* Taken from Bhagavad Gita As It Is by A.C. Bhaktivedanta Swami Prabhupada

These lines said by Arjuna make him a worthy recipient of the Gita. As we can see Arjuna sees the Kauravas not as his enemy but his brothers, hence he does darshan, even when he has many reasons not to.       

Chapter २: You and I will die, but still remain immortal

As discussed in the previous chapter darshan is without any boundaries, without any man-made demarcations and limits. But in this chapter, we will do darshan beyond death, where boundary death, is also overcome. Death brings fear, it even alarms devas and asuras; so much that they tirelessly churned the ocean of milk (Samudra Manthan, Bhagvat Puran) to obtain the nectar of immortality. Fear gives rise to Matsya Nyaya where the stronger feeds on the weak. The dharma for humans is to rise above the Jungle law; this can be done by overcoming fear. To overcome this fear of death Shri Krishna reveals the knowledge of Atma and rebirth. Arjuna in tears calls Shri Krishna as Madhusudana. Madhusudana means the one who killed the demon Madhu. This is symbolic, Arjuna wants Shri Krishna to kill his demon of misunderstanding like the way he killed Madhu and establish dharma for him.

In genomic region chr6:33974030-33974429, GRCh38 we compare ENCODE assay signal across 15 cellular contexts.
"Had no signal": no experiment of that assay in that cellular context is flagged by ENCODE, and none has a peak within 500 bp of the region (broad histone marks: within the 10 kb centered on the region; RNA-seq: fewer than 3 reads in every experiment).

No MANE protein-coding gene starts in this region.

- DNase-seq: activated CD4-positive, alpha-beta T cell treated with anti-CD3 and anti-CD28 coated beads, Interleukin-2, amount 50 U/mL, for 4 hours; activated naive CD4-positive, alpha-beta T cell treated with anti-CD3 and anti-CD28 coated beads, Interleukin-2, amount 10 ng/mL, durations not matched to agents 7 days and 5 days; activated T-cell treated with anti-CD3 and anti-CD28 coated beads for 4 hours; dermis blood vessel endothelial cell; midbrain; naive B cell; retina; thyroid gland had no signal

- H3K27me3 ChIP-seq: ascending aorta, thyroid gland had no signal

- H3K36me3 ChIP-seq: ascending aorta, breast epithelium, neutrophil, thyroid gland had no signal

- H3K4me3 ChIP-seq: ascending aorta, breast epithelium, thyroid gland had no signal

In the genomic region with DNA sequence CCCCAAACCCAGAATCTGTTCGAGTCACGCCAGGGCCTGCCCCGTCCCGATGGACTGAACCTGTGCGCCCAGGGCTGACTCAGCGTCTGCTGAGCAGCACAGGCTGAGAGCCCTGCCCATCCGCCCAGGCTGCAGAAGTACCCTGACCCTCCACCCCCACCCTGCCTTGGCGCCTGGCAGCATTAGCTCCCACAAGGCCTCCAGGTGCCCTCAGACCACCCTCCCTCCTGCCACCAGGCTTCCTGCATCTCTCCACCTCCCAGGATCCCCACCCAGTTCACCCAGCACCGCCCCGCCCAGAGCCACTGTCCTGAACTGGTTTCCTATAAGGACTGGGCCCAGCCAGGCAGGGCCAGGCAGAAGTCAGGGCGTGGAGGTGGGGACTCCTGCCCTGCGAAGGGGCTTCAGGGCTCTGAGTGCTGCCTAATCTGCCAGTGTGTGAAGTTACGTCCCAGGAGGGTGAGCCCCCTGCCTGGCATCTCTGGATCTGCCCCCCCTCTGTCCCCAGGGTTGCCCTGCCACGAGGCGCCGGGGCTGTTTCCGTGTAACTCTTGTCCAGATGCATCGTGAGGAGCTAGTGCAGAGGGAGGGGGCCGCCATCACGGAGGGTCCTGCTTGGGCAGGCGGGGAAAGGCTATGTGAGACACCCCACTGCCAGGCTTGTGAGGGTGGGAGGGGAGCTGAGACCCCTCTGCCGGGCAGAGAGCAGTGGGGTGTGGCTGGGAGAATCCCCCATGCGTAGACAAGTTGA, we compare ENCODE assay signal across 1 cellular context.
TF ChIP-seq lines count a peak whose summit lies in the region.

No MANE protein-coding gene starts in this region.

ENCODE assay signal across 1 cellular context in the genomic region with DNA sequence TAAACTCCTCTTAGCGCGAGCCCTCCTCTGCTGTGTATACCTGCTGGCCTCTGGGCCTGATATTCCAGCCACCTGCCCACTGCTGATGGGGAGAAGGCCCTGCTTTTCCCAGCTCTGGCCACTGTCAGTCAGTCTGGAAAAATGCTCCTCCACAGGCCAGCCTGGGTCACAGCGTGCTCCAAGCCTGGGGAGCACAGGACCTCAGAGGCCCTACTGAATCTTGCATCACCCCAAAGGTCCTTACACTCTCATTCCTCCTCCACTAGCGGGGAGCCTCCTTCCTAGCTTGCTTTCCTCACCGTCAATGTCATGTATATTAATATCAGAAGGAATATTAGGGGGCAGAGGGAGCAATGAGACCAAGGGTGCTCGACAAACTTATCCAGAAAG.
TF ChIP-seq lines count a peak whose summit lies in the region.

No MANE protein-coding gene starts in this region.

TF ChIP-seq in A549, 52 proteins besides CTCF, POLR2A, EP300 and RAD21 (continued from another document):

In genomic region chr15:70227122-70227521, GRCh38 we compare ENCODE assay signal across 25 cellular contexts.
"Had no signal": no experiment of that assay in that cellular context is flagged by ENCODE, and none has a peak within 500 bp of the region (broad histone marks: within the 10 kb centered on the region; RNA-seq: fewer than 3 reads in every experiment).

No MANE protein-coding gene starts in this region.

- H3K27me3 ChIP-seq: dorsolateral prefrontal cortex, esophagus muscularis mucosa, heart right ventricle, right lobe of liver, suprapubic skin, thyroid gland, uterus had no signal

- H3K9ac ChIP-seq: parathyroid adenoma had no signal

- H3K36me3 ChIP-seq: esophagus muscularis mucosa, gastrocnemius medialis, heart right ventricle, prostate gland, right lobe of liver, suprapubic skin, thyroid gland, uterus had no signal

The Story:

There is no major development in the story, Arjuna is still weeping in his chariot. But this time Shri Krishna speaks and the conversation officially starts now. Shockingly, the greatest warrior on Earth, Arjuna declares to Govind (Krishna) that he will not fight. Krishna then tries to motivate Arjuna to battle, but this doesn’t affect Arjuna soaked in grief. Arjuna then submits to Krishna, and then Govind delivers the knowledge about Atma and rebirth to Arjuna. Krishna becomes Guru or teacher to Arjuna, when Arjuna submits to Shri Krishna. Showing us the importance of a teacher in the life of a student. This is a recurring theme in Hindu lore, that a teacher has the same status as the Gods.